My team of about a dozen developers produces a web application in a rolling release model: Once some featureset is ready, it's reviewed by a senior developer and pushed into the QA system, then into the production system. This usually happens several times per workday.
The VCS currently in use is SVN, and pushes to the QA and production system are done with a weird in-house deployment tool which works on the SVN, but file-based (so if you need to push a new version of file X, and X has unpushed changes from some other changeset that you don't want to push yet, you have a problem).
I plan to evangelize for switching to Git, so I'm thinking above how a workflow could look like. The usual suggestions like the often-linked Successful Git branching model don't apply since we don't have versioned releases.
Question 1: Are there any documented workflows I could look at for further inspiration, similar to the one linked above, which are optimized for rolling releases? Or would you suggest one?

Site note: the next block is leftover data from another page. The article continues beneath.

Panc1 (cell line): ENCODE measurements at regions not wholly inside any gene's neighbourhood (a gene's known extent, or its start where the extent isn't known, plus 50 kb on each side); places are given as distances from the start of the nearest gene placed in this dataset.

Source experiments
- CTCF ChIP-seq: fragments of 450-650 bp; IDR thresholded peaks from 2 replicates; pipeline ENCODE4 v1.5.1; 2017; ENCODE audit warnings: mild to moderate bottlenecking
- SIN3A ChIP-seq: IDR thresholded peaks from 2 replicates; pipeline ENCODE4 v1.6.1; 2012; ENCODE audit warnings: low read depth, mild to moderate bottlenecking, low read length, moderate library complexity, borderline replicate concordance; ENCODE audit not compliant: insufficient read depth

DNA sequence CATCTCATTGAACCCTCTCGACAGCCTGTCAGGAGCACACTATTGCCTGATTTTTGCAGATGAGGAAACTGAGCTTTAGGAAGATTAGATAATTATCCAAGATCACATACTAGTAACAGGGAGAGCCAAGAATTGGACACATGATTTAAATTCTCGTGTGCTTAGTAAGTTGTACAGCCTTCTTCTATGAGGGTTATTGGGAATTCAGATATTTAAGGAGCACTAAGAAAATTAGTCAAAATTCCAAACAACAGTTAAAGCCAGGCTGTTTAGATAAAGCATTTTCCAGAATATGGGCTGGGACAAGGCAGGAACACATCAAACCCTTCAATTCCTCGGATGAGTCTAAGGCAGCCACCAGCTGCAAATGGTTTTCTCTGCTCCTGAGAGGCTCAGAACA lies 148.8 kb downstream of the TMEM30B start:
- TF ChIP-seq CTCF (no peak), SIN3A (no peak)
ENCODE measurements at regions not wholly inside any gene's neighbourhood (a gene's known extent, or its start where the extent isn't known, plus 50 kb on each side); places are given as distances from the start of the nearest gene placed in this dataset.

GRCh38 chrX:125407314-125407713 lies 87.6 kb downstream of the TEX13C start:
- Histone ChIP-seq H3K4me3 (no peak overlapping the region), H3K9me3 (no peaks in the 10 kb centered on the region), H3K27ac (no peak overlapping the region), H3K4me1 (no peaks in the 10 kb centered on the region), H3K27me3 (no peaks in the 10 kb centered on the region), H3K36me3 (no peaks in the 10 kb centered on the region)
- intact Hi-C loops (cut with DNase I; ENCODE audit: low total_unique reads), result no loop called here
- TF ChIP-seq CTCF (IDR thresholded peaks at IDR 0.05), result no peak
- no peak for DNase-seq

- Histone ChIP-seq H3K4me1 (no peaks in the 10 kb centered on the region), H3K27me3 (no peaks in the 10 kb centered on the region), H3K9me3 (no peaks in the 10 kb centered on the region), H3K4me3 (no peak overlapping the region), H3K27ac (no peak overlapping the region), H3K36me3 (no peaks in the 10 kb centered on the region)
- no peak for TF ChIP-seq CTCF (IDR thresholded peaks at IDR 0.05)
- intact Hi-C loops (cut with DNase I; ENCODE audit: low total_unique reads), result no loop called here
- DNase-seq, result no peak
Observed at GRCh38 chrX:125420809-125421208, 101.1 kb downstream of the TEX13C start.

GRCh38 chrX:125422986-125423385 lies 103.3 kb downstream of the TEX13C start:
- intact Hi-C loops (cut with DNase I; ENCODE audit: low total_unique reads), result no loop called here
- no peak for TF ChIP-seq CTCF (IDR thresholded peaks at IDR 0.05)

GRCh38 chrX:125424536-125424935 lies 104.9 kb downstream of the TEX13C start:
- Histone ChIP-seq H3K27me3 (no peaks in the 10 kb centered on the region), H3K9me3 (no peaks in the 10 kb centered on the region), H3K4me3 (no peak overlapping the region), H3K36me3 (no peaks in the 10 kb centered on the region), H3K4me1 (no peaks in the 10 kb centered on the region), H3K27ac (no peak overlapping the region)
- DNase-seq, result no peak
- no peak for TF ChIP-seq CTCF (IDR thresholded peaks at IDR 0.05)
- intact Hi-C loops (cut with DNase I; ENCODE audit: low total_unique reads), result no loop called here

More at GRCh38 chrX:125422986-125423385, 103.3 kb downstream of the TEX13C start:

I have tried to model a workflow on paper, which uses feature branches and master as usual, and has further branches which mirror the state of the QA and production servers. (One would only merge in there from master.)
The problem I'm not able to overcome is when something in master is not release-ready for some reason. For example, let's say the feature branch foo is considered done, merged into master and pushed into the qa branch. Then the same happens for the feature branch bar. Now on the QA system, we discover that foo is broken and needs more development, while bar is ready to be pushed into the production system. But there is no commit on master which includes bar, but not foo, so what shall we push? The only thing that comes to mind is to revert the merge commit for foo into master. (Behind the link, Linus explains several problems with reverting merge commits.)
Question 2: Any idea how to overcome this problem more elegantly?